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What is Glicko system?

In patch 7.33 valve announced ” we’re switching to a different algorithm called Glicko, which should let you quickly and accurately get matched with other players at a similar skill level”, but what does that mean acutally?

Glicko is a matchmaking algorithm used in competitive games to assign ratings to players based on their performance in matches against other players. The algorithm was developed by Dr. Mark Glickman in the late 1990s as an improvement over the Elo rating system, which is widely used in chess.

The Glicko system uses a player’s rating and volatility (how consistent they are in their performance) to calculate their expected performance in a match against another player. After a match is played, the algorithm updates the player’s rating and volatility based on the outcome of the match and the ratings of the opponent.

One of the benefits of the Glicko system is that it can account for the uncertainty in a player’s rating, which is particularly important for new players or players who haven’t played many matches. The system assigns a rating deviation to each player that represents the amount of uncertainty in their rating.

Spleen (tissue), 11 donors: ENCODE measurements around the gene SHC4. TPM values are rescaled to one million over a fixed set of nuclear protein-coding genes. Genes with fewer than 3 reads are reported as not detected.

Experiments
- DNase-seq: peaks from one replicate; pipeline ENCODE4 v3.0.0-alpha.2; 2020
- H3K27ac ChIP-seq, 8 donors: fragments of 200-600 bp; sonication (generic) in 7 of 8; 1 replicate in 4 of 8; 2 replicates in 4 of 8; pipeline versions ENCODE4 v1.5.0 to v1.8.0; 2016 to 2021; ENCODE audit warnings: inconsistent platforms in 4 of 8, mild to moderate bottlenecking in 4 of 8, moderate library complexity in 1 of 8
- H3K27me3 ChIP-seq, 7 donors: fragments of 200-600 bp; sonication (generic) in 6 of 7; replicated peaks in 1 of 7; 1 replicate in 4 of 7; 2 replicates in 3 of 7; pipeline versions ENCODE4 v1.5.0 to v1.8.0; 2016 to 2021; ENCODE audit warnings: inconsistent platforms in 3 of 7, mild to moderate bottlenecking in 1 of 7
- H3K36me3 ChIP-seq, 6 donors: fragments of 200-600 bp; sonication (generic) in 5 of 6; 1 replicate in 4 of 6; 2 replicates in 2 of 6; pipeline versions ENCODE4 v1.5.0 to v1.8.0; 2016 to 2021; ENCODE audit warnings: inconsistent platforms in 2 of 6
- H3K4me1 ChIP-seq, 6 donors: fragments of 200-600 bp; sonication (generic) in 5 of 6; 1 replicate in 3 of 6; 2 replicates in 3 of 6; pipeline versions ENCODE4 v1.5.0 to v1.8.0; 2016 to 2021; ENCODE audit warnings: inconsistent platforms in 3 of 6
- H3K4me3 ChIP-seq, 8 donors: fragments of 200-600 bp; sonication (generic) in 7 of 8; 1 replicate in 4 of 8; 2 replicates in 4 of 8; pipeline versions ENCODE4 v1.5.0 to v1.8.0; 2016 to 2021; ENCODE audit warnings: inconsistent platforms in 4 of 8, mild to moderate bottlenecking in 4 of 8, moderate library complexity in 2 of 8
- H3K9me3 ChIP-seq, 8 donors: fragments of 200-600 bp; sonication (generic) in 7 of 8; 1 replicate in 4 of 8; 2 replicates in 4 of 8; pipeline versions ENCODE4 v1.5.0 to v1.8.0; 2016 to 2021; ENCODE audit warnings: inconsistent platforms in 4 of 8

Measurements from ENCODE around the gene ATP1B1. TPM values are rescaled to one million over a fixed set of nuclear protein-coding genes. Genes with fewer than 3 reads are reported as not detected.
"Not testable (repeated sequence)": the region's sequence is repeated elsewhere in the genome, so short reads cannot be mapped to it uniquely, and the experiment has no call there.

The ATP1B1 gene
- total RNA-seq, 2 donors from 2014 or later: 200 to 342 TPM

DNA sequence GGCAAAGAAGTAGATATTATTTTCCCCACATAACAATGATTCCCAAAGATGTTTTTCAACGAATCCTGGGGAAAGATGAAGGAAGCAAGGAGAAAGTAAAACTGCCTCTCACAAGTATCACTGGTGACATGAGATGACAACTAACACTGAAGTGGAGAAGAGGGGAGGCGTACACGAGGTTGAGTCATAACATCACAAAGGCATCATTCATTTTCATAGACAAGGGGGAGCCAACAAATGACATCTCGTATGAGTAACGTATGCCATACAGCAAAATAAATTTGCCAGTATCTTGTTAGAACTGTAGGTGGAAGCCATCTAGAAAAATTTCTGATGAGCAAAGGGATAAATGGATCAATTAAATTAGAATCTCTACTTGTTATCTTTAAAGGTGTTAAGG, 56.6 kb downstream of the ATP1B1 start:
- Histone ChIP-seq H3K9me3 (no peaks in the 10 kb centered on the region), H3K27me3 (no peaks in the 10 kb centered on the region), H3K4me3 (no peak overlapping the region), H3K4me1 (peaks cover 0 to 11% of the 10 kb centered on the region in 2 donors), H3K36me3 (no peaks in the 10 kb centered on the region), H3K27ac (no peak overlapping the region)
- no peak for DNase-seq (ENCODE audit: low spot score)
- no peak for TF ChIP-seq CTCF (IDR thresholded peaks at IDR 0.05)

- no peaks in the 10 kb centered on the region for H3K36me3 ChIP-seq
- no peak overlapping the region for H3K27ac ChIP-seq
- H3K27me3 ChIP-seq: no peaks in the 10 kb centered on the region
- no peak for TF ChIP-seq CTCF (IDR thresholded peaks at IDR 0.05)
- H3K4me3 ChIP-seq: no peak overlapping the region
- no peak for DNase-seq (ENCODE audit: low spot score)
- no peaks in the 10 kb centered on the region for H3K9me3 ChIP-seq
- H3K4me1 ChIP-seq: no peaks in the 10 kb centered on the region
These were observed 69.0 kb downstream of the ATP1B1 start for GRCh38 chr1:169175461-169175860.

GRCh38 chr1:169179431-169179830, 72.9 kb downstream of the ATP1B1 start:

Dota 2 recently announced that it has adopted a new matchmaking algorithm called Glicko. The goal of this new algorithm is to improve the accuracy and speed of matchmaking, allowing players to more quickly and accurately be matched with other players at a similar skill level.

The Glicko algorithm takes into account a player’s Rank Confidence, which is a measure of how certain the algorithm is about a player’s skill level. By factoring in Rank Confidence, the algorithm can make more accurate decisions about rank gains and losses.

As part of the switch to the new matchmaking system, all players will be placed back into a short calibration mode, initially seeded by their previous rank. However, calibration will no longer be a fixed number of matches. Instead, a player will be considered calibrated whenever their Rank Confidence is above a certain threshold.

It’s likely that players may end up with a different medal than they had before, but they should still expect to be matched with players of a similar skill level. In addition, matches will no longer have a fixed MMR gain/loss, but will be variable based on a number of factors, including the Ranks and Rank Confidence of the participants. However, to prevent particularly negative outcomes, the gain/loss per match will be capped.

Furthermore, a player’s Rank Confidence will slowly lower over time if the player does not play matches. Dota 2 has been running both matchmaking systems simultaneously behind the scenes for a while now to help build confidence in these changes.

While accurate MMR is only one of many factors that impact match quality, the Dota 2 development team is interested in hearing feedback from players on these changes. Overall, the Glicko matchmaking system has the potential to greatly improve the matchmaking experience for Dota 2 players.